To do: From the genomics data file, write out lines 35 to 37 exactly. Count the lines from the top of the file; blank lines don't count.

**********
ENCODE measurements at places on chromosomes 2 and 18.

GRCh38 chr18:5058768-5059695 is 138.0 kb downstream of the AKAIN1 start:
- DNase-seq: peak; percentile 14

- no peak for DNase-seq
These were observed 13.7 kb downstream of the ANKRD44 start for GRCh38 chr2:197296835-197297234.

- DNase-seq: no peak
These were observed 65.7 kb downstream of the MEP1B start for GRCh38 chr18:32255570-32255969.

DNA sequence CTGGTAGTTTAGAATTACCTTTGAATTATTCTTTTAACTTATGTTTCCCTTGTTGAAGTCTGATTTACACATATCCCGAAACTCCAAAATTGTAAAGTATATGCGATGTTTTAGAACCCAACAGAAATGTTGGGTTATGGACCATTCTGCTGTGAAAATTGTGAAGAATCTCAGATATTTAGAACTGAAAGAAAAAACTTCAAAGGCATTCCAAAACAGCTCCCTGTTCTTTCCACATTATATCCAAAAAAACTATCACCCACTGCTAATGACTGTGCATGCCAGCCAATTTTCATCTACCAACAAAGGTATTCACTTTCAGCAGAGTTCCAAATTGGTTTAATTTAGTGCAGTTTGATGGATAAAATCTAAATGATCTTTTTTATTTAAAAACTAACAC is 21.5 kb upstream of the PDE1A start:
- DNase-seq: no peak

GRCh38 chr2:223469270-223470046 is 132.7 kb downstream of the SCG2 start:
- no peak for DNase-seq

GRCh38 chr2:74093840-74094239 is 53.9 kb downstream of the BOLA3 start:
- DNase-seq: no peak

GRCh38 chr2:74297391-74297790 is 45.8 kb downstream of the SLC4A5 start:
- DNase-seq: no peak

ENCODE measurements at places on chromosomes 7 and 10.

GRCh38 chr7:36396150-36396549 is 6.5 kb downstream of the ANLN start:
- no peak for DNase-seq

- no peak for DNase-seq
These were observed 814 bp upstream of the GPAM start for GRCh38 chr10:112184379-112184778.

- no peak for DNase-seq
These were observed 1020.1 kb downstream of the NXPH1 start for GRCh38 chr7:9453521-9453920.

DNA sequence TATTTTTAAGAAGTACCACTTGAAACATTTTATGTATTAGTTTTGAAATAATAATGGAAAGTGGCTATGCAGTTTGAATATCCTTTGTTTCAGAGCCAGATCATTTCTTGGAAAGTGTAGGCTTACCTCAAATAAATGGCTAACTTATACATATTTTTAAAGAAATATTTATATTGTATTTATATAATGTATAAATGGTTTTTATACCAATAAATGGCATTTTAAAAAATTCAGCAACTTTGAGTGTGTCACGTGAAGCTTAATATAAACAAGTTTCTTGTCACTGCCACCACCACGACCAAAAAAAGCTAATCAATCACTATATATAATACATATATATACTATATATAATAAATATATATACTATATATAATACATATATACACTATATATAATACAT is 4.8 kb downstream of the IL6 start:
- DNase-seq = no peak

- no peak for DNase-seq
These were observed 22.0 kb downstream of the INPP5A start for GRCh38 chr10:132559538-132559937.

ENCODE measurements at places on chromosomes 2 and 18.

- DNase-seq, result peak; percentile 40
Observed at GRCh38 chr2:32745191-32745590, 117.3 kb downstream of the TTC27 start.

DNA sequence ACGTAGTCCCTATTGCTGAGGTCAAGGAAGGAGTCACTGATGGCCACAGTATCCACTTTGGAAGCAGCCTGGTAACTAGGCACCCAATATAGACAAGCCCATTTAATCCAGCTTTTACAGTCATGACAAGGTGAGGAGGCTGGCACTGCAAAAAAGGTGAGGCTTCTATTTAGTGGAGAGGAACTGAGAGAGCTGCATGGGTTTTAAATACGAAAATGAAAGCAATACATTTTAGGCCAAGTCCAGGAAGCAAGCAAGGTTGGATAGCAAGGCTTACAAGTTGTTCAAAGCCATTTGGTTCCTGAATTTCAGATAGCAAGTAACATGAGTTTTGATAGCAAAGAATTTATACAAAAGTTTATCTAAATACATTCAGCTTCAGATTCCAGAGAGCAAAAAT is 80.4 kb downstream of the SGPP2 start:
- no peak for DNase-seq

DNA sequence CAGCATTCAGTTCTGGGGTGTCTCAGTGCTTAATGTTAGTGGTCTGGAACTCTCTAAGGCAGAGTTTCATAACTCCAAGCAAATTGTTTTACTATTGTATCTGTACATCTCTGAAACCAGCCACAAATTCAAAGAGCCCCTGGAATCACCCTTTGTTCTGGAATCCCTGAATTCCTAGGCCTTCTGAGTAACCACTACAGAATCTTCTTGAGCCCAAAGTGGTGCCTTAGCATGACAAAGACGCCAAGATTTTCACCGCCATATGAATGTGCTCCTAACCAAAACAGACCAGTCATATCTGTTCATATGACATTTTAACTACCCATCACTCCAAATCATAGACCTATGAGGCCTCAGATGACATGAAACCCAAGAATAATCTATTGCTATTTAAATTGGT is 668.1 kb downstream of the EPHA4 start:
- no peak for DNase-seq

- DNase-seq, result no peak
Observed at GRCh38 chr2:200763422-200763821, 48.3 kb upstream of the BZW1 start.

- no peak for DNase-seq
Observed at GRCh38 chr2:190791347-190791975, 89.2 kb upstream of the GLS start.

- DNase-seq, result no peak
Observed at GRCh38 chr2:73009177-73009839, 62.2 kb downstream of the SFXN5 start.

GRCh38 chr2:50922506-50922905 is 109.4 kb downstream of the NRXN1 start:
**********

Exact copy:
Observed at GRCh38 chr2:200763422-200763821, 48.3 kb upstream of the BZW1 start.

- no peak for DNase-seq
Observed at GRCh38 chr2:190791347-190791975, 89.2 kb upstream of the GLS start.